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Kapil Sibal Quits Congress, File Nomination for Rajya Sabha with Samajwadi Party Support

Kapil Sibal Quits Congress, File Nomination for Rajya Sabha with Samajwadi Party Support


Manas Dasgupta

NEW DELHI, May 25: In yet another high profile exits from the Congress, the former union minister and a senior advocate Kapil Sibal resigned from the Congress and filed his nomination for election to the Rajya Sabha from Uttar Pradesh as an independent with support from the Samajwadi Party.

The SP supreme and former UP chief minister Akhilesh Yadav accompanied Sibal in filing nomination for the RS elections.  “I had tendered my resignation on May 16,” he told reporters in Lucknow, adding, “I have filed my nomination as an Independent candidate. It is important to be an independent voice in Parliament. If an independent voice speaks up then people will believe it is not linked to any political party”.

Yadav said, “… We hope that the questions in the country, such as rising unemployment, inflation, failing law and order, our borders are not safe…on several such big issues Sibal ji will be able to present the SP’s and his views.”

Sibal, who stayed away from the recently held “Chintan Shivir” in Udaipur, quitting the Congress was expected, particularly after he launched a tirade against the party’s top leadership and particularly the former national president Rahul Gandhi.

Sibal’s is the second high profile exit that happened soon after the Udaipur conclave after the former Punjab Congress chief Sunil Jakhar quit the party and joined the BJP. In the last few months, several senior leaders such as Ashwani Kumar, R.P.N Singh and Shatrughan Sinha have quit the party.

One of the most high profile Ministers in the Manmohan Singh-led United Progressive Alliance government between 2004 and 2014, Sibal joined the G-23, the rebel group that wrote to party president Sonia Gandhi in August 2020, asking for “collective leadership and internal reforms.” The noted lawyer who defended the Congress in various courts and as a minister before the media, was among the first few to raise questions on the party’s style of functioning as it continued to suffer repeated electoral setbacks in Assembly elections after two consecutive Lok Sabha defeats.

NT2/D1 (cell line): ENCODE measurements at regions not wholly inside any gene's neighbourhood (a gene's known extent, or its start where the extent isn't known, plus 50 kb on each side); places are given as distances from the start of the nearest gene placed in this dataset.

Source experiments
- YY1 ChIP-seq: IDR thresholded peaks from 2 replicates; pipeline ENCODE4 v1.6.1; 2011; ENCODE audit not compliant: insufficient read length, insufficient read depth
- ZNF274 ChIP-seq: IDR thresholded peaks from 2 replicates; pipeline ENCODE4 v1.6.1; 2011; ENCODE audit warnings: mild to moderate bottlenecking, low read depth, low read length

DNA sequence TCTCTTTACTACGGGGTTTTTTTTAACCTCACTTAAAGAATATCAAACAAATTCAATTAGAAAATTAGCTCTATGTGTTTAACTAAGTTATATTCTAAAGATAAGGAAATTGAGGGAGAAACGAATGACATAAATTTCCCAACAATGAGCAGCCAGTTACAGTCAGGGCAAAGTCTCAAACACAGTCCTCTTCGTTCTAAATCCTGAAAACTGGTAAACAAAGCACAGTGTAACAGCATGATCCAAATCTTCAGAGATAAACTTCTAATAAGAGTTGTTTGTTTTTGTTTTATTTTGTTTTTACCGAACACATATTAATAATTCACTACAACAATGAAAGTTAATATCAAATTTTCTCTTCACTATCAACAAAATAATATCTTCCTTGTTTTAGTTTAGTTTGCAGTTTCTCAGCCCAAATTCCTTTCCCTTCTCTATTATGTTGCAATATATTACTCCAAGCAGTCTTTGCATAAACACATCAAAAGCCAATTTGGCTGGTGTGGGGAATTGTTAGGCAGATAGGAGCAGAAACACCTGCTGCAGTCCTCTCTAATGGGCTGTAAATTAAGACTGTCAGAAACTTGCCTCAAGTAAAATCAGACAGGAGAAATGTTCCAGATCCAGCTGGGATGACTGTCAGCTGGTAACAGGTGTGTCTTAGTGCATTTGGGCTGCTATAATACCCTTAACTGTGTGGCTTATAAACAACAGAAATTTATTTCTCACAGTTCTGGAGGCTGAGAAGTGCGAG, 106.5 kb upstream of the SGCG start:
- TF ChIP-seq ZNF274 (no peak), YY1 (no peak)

The tipping point came last September when he told reporters at a press conference that “the Congress didn’t have a full-time president and none knew who was taking important decisions without any accountability.”  He did not spell out but it was evidently that the attack was directed at Rahul Gandhi who many believed behaved as an extra-constitutional authority in the party taking all important decisions despite stepping down as the party president.

Sibal had hit out at the leadership as early as 2000, nine years after he joined the Congress. He had then hit out at the advisors of Congress president Sonia Gandhi for the party’s downslide and had called for introspection and free and frank discussions. Those were his initial years in the grand old party, but he has always spoken his mind.

During his over three-decade association with the Congress, starting 1996, Sibal has been as close to some of the regional satraps – such as Lalu Prasad, Mulayam Singh Yadav and later his son Akhilesh Yadav – as with the power centres in the Congress.

Talking to media, Sibal said he did not joined the SP which is supporting him for a Rajya Sabha ticket, as he wants to be an Independent and unite the Opposition against the BJP. His association with the SP is not new. The party had supported his candidature to the Rajya Sabha in 2016 too. Sibal represented Akhilesh at the Election Commission during the tussle between him and Mulayam over the party symbol in 2017. Sibal was also Lalu’s lawyer in the fodder case.

Sibal made his electoral debut in the 1996 Lok Sabha elections from the South Delhi constituency against late Sushma Swaraj but lost. In July 1998, the Congress nominated him to the Rajya Sabha.

Hours after Sibal’s quitting the Congress became public, party workers of Chandni Chowk, a Parliamentary constituency Sibal represented from 2004, threw “tomatoes and eggs” at his residence as a mark of protest.




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